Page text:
In recent days, there has been rampant speculation in South Korean media, online communities and coffee shops that Kim may appear at Panmunjom for a photocall, or even an impromptu summit with Trump – with whom he enjoys a surprisingly amicable relationship.

Adding further fuel to these rumors is the fact that Moon had expected to join Trump on his last, abortive trip to the DMZ, and has expressed hopes for a trilateral summit. Panmunjom, with its iconic blue huts straddling the border, was the site of two inter-Korean summits last year – including one which was hastily pre-arranged.

But enticing as these possibilities appear, logic argues against it happening.

While Trump and Kim have exchanged good-natured letters, there have been no discussions between the North Korean and US working-level delegations since the bilateral summit in Hanoi, Vietnam, failed in February. And Yonhap news agency quoted a US official on Monday saying there were no plans for a Kim-Trump meeting during the latter’s Korea trip.

Moon shines on Osaka

Still, prior to Trump’s visit, Moon has much to occupy him in Osaka.

On Thursday, Moon met ethnic Koreans in Osaka – a city with a large Korean-Japanese population. He also held formal talks with Chinese President Xi Jinping, where the two discussed North Korea, trade, environmental issues – South Korea suffers heavily from Chinese, as well as domestic pollution – and the contentious issue of a US anti-missile defense system in South Korea, which Beijing strongly opposes.

According to information from the South Korean presidential office, and reported in domestic news outlets, Moon, the leader of a trade-centric economy, plans to speak at a key G20 session called “Global Economy, Trade and Investment.”

Moon will also hold formal talks with his Chinese, Russian, Indonesian and Canadian counterparts, as well as “pull aside” meetings with the leaders of Argentina, India and the Netherlands.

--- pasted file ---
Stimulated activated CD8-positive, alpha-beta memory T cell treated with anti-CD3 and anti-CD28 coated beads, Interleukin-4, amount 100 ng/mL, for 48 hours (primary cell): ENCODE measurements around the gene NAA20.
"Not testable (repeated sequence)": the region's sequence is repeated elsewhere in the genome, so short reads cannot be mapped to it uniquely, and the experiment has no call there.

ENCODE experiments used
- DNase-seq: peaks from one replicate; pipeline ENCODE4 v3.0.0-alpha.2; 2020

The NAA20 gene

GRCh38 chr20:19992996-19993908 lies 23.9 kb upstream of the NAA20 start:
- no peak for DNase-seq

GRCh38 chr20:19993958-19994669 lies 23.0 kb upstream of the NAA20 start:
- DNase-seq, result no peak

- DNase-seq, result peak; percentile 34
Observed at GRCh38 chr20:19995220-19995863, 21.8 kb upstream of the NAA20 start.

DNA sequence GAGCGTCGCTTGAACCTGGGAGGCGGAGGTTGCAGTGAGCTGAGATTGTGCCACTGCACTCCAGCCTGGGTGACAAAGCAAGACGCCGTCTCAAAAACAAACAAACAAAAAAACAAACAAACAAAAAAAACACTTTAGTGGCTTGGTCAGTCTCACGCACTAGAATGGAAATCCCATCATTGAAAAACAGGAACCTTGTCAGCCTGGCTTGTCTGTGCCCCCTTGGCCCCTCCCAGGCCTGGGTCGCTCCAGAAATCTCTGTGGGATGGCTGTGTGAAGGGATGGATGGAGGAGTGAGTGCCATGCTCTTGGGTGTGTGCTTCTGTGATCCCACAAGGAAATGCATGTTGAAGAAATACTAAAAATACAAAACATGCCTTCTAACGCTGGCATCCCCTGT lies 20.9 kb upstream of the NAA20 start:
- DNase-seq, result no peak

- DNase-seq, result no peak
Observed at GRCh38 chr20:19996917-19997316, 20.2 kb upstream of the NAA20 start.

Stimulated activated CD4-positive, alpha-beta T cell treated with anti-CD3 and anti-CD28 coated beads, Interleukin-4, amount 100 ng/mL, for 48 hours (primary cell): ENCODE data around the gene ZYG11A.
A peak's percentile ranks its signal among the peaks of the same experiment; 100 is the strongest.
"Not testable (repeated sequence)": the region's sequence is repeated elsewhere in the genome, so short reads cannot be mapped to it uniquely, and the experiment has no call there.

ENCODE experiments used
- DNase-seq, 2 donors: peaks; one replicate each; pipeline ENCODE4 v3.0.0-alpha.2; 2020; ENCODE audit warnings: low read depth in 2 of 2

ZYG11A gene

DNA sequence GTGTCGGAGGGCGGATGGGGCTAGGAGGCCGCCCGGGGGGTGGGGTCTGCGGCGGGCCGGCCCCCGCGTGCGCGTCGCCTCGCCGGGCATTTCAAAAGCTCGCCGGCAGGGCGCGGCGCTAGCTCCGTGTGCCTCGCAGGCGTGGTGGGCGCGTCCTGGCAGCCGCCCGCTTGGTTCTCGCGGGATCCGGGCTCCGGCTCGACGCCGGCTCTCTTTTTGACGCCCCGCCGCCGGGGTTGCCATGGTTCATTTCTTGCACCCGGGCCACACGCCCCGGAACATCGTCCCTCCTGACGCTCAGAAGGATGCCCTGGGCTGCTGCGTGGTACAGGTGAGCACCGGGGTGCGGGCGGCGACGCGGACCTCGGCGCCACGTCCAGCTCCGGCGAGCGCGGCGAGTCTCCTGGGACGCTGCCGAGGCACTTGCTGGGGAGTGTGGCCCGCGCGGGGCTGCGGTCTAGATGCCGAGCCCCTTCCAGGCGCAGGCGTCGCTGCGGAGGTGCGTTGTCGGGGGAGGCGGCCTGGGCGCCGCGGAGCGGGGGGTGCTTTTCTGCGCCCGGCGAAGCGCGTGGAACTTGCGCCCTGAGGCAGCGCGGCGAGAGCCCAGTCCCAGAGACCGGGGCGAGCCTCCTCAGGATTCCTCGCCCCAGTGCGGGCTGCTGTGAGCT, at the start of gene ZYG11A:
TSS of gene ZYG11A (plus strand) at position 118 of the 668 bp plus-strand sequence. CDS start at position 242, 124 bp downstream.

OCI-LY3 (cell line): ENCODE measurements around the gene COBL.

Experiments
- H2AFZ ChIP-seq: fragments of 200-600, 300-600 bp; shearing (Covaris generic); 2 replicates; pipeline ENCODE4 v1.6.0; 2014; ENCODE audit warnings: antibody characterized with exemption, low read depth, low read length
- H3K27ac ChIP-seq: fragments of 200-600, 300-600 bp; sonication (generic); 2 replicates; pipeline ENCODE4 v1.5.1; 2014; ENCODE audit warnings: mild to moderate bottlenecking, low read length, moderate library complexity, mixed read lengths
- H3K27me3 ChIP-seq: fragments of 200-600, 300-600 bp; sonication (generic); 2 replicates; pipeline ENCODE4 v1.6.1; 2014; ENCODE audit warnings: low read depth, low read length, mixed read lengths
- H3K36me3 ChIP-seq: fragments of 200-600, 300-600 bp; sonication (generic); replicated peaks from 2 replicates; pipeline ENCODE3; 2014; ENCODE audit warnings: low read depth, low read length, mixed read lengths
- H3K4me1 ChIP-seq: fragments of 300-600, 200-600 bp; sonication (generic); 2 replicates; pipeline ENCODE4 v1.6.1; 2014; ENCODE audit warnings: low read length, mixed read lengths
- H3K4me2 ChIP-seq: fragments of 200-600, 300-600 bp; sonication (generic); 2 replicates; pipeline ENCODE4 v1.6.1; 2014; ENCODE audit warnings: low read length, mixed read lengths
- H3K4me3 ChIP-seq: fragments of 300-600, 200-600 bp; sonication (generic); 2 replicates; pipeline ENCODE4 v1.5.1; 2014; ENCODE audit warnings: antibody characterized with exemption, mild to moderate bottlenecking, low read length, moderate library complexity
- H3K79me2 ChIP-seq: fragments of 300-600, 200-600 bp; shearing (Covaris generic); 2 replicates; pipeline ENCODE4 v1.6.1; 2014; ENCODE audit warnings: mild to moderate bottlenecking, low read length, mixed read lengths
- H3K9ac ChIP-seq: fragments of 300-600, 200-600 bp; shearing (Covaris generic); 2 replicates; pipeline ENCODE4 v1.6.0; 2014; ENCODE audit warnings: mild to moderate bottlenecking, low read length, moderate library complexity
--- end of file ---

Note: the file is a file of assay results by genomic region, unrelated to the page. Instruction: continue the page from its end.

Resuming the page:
His meetings with Xi and Russian President Vladimir Putin are likely to be of particular interest to Moon, who will expect to be briefed by them on their recent summits with Kim, who Moon last met in September 2018.

Still, one leader Moon will not be meeting is the G20 host.

Looking back or forward?
Abe and Moon are strongly at odds. While Washington would like to see its two key democratic allies in Northeast Asia operating in lock-step, Abe and Moon’s relationship is grounded less in present policy, more in contrasting stances on the past.

Moon’s posture is that Tokyo is neither repentant or remunerative enough about its 1920-1945 colonial rule of the Korean peninsula. Abe maintains that ongoing demands for apologies and compensation were addressed in deals with previous Seoul governments.

There is some speculation that the two will meet and try to re-set their relationship after Abe has cleared the political hurdle of Tokyo’s upper house elections on July 21, but signals for any upcoming Seoul-Tokyo rapprochement are not positive.

“For my part, the door is always open for dialogue between our two leaders in order to advance Korea-Japan relations,” Moon said in a written interview supplied by the presidential office to foreign reporters this week. “Whether we can take advantage of the opportunity presented by the G20 summit depends on Japan.”

However, in a syndicated editorial that laid out his agenda for the G20 this week, Abe – in a section of writing that may have been aimed specifically South Korea – appeared to damp down hopes of a review of historical issues.

Quoting the slogan “If you have time to look back, then move forward instead,” Abe added: “All Japanese are continuing to move forward … I firmly believe that a self-confident Japan is a Japan that is well suited to contribute to creating Asia’s future.”